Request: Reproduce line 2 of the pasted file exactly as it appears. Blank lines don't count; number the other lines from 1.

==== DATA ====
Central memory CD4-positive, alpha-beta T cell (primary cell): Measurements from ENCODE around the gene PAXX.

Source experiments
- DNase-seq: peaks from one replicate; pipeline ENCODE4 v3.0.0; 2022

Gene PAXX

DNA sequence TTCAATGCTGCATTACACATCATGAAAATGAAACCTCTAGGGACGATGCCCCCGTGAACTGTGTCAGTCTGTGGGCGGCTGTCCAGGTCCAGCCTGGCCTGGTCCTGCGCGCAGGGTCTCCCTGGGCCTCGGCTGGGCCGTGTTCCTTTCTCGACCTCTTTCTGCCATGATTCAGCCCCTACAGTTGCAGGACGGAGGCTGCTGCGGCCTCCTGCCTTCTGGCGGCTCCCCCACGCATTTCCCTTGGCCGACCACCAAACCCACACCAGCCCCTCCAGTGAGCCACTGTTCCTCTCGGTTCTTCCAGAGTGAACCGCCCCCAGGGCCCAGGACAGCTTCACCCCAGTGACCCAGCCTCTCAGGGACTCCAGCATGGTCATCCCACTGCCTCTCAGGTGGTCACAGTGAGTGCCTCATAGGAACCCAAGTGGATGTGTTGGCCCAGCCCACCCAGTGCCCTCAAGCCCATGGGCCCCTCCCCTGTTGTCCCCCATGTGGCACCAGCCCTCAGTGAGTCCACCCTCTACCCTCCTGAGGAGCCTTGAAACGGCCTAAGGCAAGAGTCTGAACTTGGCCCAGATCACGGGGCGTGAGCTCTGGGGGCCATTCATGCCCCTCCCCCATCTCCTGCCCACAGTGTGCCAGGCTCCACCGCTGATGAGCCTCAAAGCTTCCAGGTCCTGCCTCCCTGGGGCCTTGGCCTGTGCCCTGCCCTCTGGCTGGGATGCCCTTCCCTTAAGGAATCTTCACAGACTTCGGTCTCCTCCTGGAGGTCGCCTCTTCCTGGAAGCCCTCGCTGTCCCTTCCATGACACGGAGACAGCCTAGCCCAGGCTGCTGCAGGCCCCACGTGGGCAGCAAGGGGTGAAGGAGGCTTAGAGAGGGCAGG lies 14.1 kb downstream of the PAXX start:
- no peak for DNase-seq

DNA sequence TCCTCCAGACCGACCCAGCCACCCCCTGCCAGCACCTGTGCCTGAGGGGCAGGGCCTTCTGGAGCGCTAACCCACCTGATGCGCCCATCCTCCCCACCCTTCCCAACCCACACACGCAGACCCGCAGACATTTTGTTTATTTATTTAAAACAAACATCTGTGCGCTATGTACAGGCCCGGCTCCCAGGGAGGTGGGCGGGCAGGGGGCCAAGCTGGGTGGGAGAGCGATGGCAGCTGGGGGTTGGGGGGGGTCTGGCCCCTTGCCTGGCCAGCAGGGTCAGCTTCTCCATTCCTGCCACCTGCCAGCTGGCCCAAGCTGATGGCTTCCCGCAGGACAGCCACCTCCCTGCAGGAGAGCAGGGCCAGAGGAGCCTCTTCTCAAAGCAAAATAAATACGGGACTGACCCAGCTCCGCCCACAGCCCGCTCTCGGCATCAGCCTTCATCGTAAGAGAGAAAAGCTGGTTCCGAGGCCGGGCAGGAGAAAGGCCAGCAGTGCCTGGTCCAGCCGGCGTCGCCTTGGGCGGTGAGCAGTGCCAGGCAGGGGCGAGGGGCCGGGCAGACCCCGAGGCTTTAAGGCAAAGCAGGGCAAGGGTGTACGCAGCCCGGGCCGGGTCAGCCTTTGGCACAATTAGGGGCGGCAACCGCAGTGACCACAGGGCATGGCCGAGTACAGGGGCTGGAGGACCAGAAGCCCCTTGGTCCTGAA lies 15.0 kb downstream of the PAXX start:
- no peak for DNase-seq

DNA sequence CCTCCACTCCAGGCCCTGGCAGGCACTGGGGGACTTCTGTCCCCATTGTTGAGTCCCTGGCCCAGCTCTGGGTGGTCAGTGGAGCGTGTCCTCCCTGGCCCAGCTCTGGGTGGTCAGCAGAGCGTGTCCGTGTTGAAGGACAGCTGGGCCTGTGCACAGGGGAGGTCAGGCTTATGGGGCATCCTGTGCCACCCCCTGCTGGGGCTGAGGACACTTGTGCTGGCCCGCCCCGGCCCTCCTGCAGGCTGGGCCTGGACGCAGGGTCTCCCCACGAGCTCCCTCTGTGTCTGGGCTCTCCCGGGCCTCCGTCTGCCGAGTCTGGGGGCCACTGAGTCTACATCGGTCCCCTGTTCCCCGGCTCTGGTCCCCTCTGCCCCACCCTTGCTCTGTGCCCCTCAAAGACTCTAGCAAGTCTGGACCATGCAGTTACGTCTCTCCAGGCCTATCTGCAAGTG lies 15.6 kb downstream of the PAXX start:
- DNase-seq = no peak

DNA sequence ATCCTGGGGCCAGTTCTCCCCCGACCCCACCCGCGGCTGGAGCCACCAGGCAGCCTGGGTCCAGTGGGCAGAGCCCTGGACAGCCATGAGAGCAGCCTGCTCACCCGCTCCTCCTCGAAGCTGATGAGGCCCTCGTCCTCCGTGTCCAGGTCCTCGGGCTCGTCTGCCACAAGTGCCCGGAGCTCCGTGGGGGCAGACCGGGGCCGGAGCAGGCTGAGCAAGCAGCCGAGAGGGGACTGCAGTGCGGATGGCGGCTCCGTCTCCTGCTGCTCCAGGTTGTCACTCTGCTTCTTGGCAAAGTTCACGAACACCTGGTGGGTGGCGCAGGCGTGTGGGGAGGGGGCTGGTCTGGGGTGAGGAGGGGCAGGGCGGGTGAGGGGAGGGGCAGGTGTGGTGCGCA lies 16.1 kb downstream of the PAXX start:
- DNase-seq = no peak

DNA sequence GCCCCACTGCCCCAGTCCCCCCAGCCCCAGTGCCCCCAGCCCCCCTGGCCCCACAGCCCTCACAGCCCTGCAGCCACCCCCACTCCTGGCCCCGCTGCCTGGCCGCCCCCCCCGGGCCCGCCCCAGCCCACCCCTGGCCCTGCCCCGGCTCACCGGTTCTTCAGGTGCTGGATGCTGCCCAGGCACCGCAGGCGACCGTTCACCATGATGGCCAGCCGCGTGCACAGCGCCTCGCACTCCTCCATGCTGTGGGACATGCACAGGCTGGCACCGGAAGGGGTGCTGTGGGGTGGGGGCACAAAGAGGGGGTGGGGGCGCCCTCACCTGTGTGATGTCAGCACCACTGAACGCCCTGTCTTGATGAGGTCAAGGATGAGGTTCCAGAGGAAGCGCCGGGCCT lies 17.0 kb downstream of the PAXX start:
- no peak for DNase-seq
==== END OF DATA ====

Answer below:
Source experiments